Some research projects (like Troy Hurtubise’s anti-grizzly suit) take a lifetime to complete; others just a couple of lunchtimes and a bit of time in the evening.
Frustrated at the number of group photos spoiled by one or more of her subjects blinking at precisely the wrong moment, Nic Svenson, with the help of fellow Australian Dr Piers Barnes, set her sights on discovering a way of guaranteeing blink-free photos.
Being scientists, they first broke down the challenge into simple parameters, like how often people blink, how long for and how fast camera shutters go. Next, they worked out the probability of someone blinking while a photo’s being taken, and lastly factored in the size of the group.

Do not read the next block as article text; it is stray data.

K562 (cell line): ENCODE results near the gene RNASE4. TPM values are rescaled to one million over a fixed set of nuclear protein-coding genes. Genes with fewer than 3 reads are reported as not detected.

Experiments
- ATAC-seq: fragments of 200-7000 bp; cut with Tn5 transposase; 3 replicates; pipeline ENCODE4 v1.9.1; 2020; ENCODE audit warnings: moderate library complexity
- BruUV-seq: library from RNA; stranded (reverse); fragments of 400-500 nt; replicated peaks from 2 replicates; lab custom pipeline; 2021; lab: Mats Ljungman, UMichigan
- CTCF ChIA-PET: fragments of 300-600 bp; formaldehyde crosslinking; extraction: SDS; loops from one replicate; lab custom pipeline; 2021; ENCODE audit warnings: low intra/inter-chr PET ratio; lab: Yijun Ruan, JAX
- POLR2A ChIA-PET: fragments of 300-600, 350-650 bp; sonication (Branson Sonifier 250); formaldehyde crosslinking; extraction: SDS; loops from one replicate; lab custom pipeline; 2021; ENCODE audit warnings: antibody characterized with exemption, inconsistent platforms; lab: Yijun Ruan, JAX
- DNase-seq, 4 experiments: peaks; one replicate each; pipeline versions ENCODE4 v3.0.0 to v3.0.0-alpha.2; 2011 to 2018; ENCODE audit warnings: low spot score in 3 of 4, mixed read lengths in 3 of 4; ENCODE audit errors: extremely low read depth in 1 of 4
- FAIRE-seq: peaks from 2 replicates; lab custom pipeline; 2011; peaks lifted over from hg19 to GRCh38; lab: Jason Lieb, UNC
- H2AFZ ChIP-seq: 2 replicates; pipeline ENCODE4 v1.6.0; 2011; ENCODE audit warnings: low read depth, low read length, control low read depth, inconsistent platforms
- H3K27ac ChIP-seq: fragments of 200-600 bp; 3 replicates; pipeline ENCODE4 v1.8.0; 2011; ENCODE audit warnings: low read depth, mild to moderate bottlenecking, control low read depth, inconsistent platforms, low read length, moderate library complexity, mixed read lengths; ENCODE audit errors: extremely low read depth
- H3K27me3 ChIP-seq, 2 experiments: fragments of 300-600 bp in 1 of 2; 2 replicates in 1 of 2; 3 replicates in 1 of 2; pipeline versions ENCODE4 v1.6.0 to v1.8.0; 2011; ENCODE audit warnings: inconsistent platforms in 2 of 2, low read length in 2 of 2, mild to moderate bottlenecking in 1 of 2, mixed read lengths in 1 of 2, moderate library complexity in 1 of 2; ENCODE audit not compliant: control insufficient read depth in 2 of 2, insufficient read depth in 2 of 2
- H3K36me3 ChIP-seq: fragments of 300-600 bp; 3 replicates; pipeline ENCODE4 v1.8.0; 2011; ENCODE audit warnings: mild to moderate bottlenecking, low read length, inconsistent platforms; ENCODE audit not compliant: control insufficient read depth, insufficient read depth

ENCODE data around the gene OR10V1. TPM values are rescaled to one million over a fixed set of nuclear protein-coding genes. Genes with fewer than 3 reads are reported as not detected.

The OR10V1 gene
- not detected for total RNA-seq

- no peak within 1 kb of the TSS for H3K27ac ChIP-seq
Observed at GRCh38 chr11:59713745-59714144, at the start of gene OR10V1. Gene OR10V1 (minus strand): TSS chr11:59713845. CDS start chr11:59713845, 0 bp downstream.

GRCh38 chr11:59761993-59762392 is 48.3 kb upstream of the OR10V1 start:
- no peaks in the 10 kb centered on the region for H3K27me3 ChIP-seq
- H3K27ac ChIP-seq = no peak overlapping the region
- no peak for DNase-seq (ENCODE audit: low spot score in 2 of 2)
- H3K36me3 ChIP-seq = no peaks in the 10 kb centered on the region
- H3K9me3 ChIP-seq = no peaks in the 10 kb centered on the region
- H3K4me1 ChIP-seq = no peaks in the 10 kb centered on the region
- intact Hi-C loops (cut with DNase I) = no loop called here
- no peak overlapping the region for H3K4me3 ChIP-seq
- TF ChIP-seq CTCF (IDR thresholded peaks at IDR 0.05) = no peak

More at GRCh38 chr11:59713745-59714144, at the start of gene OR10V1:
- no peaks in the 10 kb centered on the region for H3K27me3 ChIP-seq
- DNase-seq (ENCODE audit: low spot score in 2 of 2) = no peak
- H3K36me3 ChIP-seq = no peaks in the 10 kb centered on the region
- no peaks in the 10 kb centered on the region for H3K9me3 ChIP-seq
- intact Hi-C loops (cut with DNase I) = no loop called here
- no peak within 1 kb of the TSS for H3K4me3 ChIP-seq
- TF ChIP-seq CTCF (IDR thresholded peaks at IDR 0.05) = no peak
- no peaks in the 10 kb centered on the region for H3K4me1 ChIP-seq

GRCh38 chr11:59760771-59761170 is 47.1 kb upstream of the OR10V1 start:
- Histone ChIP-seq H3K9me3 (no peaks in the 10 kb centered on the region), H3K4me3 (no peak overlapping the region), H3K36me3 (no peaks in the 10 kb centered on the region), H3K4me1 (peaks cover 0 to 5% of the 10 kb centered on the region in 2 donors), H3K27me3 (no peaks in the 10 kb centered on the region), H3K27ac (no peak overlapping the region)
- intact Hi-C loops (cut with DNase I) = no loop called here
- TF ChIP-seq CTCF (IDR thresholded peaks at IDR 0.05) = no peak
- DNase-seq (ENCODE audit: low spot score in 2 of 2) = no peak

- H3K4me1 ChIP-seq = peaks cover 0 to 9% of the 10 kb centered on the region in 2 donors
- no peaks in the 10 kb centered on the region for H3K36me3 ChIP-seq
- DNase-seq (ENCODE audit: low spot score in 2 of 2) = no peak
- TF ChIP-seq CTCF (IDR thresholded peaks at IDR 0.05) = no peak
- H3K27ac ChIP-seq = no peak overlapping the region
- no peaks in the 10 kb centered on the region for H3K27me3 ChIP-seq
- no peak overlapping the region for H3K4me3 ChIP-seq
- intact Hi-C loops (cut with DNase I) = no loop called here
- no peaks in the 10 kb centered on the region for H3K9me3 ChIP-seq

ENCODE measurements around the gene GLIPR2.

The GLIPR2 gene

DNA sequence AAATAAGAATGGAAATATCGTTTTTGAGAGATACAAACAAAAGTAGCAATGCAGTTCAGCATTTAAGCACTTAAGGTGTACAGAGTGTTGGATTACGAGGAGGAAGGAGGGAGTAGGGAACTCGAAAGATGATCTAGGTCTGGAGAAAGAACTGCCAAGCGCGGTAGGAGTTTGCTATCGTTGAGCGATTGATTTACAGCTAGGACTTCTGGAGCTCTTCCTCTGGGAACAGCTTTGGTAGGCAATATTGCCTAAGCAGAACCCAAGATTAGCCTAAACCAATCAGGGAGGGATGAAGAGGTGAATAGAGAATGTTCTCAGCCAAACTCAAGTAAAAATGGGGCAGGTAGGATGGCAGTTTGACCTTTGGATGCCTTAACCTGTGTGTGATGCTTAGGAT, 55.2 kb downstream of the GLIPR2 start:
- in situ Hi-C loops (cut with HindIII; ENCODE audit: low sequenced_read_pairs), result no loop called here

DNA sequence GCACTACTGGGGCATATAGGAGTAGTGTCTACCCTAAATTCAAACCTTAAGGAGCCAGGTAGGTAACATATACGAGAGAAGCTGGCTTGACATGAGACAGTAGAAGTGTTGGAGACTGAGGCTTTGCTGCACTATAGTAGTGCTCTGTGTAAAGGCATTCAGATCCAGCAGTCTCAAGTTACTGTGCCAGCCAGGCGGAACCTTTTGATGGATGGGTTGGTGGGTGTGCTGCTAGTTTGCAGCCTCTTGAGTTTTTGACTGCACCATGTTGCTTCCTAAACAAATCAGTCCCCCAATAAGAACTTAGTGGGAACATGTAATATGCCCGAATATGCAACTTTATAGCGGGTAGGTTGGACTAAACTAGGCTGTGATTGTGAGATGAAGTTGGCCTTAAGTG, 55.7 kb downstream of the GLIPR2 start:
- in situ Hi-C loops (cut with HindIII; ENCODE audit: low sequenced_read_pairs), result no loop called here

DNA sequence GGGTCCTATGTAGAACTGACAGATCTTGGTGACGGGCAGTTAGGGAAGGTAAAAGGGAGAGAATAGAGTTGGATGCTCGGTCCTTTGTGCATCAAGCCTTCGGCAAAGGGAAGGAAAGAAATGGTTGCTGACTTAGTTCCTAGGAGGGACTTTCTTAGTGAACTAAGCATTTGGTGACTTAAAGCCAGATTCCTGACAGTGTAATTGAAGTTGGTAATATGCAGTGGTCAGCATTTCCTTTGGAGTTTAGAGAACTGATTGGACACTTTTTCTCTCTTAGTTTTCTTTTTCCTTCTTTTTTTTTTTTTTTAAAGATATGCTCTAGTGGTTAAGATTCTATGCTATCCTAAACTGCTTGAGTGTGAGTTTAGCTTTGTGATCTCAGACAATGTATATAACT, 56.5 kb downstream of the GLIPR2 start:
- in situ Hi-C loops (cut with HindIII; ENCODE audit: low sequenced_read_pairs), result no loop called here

Based on this, the winner of 2006’s Ig Nobel Prize for Mathematics, for group shots of less than 20 people, you’ll need to take one third as many photos as there are people to be confident of a blink-free result in normal light, rising to half as many photos as people in bad light since the shutter stays open for longer.
Maybe if they had something fascinating to focus on – like a frog, levitating above the lens – people would blink less and ruin fewer photos. Ah, the power of scientific collaboration.